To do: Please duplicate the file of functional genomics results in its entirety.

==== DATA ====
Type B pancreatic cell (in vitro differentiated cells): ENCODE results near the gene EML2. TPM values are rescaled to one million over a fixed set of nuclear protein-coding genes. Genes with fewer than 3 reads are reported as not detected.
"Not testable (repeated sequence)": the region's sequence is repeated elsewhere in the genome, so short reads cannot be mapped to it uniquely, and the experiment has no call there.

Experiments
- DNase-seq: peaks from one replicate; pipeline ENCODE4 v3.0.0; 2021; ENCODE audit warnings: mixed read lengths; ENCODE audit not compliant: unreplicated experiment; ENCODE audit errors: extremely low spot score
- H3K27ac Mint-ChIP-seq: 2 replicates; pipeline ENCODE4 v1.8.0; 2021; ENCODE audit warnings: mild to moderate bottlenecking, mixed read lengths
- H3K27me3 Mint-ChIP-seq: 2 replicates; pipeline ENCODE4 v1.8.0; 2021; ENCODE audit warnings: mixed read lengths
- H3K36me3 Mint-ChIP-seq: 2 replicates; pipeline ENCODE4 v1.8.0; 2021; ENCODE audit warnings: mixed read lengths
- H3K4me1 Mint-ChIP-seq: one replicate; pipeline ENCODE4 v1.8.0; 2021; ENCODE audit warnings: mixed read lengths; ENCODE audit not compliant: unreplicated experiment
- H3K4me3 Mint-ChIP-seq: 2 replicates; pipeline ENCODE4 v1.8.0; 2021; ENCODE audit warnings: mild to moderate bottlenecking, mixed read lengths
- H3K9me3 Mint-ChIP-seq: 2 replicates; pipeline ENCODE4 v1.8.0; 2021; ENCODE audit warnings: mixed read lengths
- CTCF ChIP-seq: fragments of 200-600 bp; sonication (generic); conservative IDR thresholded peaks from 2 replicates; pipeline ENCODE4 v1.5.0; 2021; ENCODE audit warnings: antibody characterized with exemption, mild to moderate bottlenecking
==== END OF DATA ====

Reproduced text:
Type B pancreatic cell (in vitro differentiated cells): ENCODE results near the gene EML2. TPM values are rescaled to one million over a fixed set of nuclear protein-coding genes. Genes with fewer than 3 reads are reported as not detected.
"Not testable (repeated sequence)": the region's sequence is repeated elsewhere in the genome, so short reads cannot be mapped to it uniquely, and the experiment has no call there.

Experiments
- DNase-seq: peaks from one replicate; pipeline ENCODE4 v3.0.0; 2021; ENCODE audit warnings: mixed read lengths; ENCODE audit not compliant: unreplicated experiment; ENCODE audit errors: extremely low spot score
- H3K27ac Mint-ChIP-seq: 2 replicates; pipeline ENCODE4 v1.8.0; 2021; ENCODE audit warnings: mild to moderate bottlenecking, mixed read lengths
- H3K27me3 Mint-ChIP-seq: 2 replicates; pipeline ENCODE4 v1.8.0; 2021; ENCODE audit warnings: mixed read lengths
- H3K36me3 Mint-ChIP-seq: 2 replicates; pipeline ENCODE4 v1.8.0; 2021; ENCODE audit warnings: mixed read lengths
- H3K4me1 Mint-ChIP-seq: one replicate; pipeline ENCODE4 v1.8.0; 2021; ENCODE audit warnings: mixed read lengths; ENCODE audit not compliant: unreplicated experiment
- H3K4me3 Mint-ChIP-seq: 2 replicates; pipeline ENCODE4 v1.8.0; 2021; ENCODE audit warnings: mild to moderate bottlenecking, mixed read lengths
- H3K9me3 Mint-ChIP-seq: 2 replicates; pipeline ENCODE4 v1.8.0; 2021; ENCODE audit warnings: mixed read lengths
- CTCF ChIP-seq: fragments of 200-600 bp; sonication (generic); conservative IDR thresholded peaks from 2 replicates; pipeline ENCODE4 v1.5.0; 2021; ENCODE audit warnings: antibody characterized with exemption, mild to moderate bottlenecking